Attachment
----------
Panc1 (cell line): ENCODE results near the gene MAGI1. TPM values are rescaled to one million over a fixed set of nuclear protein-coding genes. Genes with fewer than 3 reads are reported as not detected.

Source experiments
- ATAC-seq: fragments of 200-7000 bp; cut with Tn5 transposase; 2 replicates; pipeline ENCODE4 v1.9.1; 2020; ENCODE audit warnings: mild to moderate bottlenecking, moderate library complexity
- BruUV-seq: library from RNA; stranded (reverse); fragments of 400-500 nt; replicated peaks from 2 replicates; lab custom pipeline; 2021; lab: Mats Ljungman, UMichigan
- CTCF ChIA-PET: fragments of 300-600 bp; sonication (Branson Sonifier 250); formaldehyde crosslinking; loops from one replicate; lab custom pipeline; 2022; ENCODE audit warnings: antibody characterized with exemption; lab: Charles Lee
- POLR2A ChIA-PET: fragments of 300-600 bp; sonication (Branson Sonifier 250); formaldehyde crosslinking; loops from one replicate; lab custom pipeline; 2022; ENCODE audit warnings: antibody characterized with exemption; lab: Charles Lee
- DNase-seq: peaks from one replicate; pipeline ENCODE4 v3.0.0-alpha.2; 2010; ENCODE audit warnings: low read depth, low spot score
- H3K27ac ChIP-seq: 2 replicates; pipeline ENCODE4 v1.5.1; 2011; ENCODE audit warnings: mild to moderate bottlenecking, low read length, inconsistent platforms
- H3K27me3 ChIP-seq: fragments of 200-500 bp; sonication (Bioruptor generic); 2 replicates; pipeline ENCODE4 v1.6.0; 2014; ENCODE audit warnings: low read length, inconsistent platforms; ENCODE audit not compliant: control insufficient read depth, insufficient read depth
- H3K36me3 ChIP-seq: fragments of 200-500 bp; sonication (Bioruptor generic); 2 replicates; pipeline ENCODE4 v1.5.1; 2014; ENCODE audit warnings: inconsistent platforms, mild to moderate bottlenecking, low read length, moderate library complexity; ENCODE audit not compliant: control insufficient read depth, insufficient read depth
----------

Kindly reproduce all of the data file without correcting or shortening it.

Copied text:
Panc1 (cell line): ENCODE results near the gene MAGI1. TPM values are rescaled to one million over a fixed set of nuclear protein-coding genes. Genes with fewer than 3 reads are reported as not detected.

Source experiments
- ATAC-seq: fragments of 200-7000 bp; cut with Tn5 transposase; 2 replicates; pipeline ENCODE4 v1.9.1; 2020; ENCODE audit warnings: mild to moderate bottlenecking, moderate library complexity
- BruUV-seq: library from RNA; stranded (reverse); fragments of 400-500 nt; replicated peaks from 2 replicates; lab custom pipeline; 2021; lab: Mats Ljungman, UMichigan
- CTCF ChIA-PET: fragments of 300-600 bp; sonication (Branson Sonifier 250); formaldehyde crosslinking; loops from one replicate; lab custom pipeline; 2022; ENCODE audit warnings: antibody characterized with exemption; lab: Charles Lee
- POLR2A ChIA-PET: fragments of 300-600 bp; sonication (Branson Sonifier 250); formaldehyde crosslinking; loops from one replicate; lab custom pipeline; 2022; ENCODE audit warnings: antibody characterized with exemption; lab: Charles Lee
- DNase-seq: peaks from one replicate; pipeline ENCODE4 v3.0.0-alpha.2; 2010; ENCODE audit warnings: low read depth, low spot score
- H3K27ac ChIP-seq: 2 replicates; pipeline ENCODE4 v1.5.1; 2011; ENCODE audit warnings: mild to moderate bottlenecking, low read length, inconsistent platforms
- H3K27me3 ChIP-seq: fragments of 200-500 bp; sonication (Bioruptor generic); 2 replicates; pipeline ENCODE4 v1.6.0; 2014; ENCODE audit warnings: low read length, inconsistent platforms; ENCODE audit not compliant: control insufficient read depth, insufficient read depth
- H3K36me3 ChIP-seq: fragments of 200-500 bp; sonication (Bioruptor generic); 2 replicates; pipeline ENCODE4 v1.5.1; 2014; ENCODE audit warnings: inconsistent platforms, mild to moderate bottlenecking, low read length, moderate library complexity; ENCODE audit not compliant: control insufficient read depth, insufficient read depth